Most of the time, people cry bias and trot out words like “false equivalence” when reality becomes widely known and fails to flatter them.

When eisoptrophobia progresses to its next phase, the victim begins attempting to operate outside the gaze of the press.

Ocasio-Cortez held a public town hall in her district Jan. 13. Reporters were cordially invited to stay the s--- away.

Politicians schedule town halls all the time. U.S. Sen. Ron Wyden held one in McMinnville Jan. 4.

Reporters are never excluded. Neither are pastry chefs. Neither is anyone else. Hence the word “public.”

Naturally, Ocasio-Cortez said the banning of reporters was a “non-story,” which is political-speak for “a story I don’t want covered.” She assured reporters they would be invited to future public events.

Gee, thanks. Maybe her nibs could toss us some leftover Halloween candy as long as she’s feeling magnanimous.

Ocasio-Cortez said she just wanted to allow immigrants, victims of domestic violence and other vulnerable people to join the discussion without fear of recrimination. What a bunch of cow chips.

First of all, a public event is a public event. Reporters are not licensed like physicians and attorneys. Anyone can be a reporter. It’s called the First Amendment. Therefore, you can’t invite the public and ban the press.

Ocasio-Cortez is correct that marginalized people should be heard. That’s why journalists so often interview homeless people, immigrants, domestic violence victims and anyone else getting the fuzzy end of the lollipop. And it’s all the more reason the press should be included.

Ocasio-Cortez’s recent words and actions suggest she’s actually more concerned about her vulnerability than that of others.

If you’re a journalist, and an appealing young politician doesn’t want you around, it makes you wonder if Rep. Dorian Gray might just have a painting of himself in the attic.

I know. I’m guilty of singling out Ocasio-Cortez for a near-universal affliction.

I apologize. But working for a semi-weekly community newspaper in far-off Oregon, I’m the smallest of small potatoes.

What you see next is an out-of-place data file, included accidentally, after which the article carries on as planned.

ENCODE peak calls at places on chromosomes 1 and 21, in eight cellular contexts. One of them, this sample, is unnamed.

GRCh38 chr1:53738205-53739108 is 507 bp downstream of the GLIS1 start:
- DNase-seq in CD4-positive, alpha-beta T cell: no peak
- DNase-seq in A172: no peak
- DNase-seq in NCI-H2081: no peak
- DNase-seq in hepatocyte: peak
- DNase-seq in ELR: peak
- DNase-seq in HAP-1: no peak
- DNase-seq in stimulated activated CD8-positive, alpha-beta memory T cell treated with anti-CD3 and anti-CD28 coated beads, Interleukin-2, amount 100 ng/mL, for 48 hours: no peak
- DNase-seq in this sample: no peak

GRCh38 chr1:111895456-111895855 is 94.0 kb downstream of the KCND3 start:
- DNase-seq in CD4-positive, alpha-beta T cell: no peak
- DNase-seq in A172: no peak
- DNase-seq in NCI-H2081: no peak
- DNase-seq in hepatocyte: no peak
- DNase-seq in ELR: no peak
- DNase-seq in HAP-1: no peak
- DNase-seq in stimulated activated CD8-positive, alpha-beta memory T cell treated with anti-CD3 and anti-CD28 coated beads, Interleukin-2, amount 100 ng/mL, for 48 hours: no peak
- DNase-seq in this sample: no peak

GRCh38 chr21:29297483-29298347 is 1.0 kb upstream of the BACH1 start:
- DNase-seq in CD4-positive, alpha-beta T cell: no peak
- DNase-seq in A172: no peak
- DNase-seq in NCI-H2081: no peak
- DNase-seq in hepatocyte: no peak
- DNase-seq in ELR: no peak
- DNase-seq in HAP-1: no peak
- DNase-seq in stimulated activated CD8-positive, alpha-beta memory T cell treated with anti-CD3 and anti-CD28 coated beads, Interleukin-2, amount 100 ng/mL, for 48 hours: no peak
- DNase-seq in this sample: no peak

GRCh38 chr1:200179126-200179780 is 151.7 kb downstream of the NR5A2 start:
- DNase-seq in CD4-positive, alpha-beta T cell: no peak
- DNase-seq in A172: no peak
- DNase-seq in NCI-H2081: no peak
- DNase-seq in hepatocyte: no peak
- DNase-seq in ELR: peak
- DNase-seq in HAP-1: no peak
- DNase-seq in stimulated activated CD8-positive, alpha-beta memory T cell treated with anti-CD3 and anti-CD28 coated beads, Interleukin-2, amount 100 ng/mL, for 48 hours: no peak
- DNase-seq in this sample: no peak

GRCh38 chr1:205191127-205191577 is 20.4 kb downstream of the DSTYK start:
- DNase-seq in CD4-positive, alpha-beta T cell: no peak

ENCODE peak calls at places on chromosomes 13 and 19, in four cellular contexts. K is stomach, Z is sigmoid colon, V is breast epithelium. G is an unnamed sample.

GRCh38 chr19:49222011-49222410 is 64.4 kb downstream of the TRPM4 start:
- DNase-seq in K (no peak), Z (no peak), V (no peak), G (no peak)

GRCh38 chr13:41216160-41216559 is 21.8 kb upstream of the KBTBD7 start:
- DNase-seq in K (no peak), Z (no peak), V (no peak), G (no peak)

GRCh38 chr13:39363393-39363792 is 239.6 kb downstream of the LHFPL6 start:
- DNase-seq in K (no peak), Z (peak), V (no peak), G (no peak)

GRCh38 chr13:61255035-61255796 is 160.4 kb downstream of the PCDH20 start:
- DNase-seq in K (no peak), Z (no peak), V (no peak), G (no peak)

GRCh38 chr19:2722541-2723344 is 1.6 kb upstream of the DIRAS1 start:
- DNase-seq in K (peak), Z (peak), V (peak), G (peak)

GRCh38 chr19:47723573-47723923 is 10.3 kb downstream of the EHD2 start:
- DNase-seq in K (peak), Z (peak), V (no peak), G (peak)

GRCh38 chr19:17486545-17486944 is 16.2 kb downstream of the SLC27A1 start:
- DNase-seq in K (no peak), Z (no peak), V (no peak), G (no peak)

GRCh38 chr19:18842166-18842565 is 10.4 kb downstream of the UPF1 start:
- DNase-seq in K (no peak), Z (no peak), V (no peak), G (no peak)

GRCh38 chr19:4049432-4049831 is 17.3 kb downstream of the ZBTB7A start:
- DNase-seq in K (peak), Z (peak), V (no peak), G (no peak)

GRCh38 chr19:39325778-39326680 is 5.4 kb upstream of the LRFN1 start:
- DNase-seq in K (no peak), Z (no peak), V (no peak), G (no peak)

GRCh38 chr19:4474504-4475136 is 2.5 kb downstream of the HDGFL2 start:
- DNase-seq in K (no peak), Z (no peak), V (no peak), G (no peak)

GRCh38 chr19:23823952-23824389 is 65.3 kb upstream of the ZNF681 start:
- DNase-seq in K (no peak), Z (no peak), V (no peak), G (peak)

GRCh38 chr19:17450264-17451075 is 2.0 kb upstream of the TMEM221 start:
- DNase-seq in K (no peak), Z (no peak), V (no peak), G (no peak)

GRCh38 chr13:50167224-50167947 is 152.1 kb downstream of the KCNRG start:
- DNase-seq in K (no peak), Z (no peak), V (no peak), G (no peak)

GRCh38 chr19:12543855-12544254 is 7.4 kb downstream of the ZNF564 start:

Nonetheless, I may still find myself the subject of one of her blistering tweets, given her notoriously thin skin and her inability to let even the smallest criticism go unanswered.

The larger point here is that eisoptrophobia affects politicians everywhere, liberal or conservative, Republican or Democrat, city councilor or U.S. senator,  Donald Trump or Alexandria Ocasio-Cortez.

“All governments are run by liars,” the iconoclastic journalist I.F. Stone once said. “Nothing they say should be believed.”

That’s a bit hyperbolic, but the meaning is valid: Our allegiance as free people shouldn’t be to any one politician, no matter how appealing or charismatic. Neither should we allow any ideology a blank check in the way of support.

We must have an unflinching regard for facts and the truth, wherever they lead. Let the truth be told though the heavens fall.

Comments

Mike

I agree with your conclusions. That you used AOC and Trump as examples in your argument is the dilemma journalism faces these days. AOC & Trump (being Presidente' its easier) are working hard so you find it almost mandatory to mention them. We seem to be living in a soap opera culture.

Don Dix

Consider this -- Possibly eisoptrophobia amongst our supposed leaders is not what they see in the mirror, but what they don't see (vampires were believed to have no reflection because they have no soul)!

Sponge

People who run for public office are asking a lot other people, who don't really know the office seekers, to trust them. Accountability is provided almost exclusively by the press. It goes with the territory. As Ronnie once intoned, "trust, but verify." Or, going back further, " if you can't stand the heat, stay out of the kitchen. "

Joel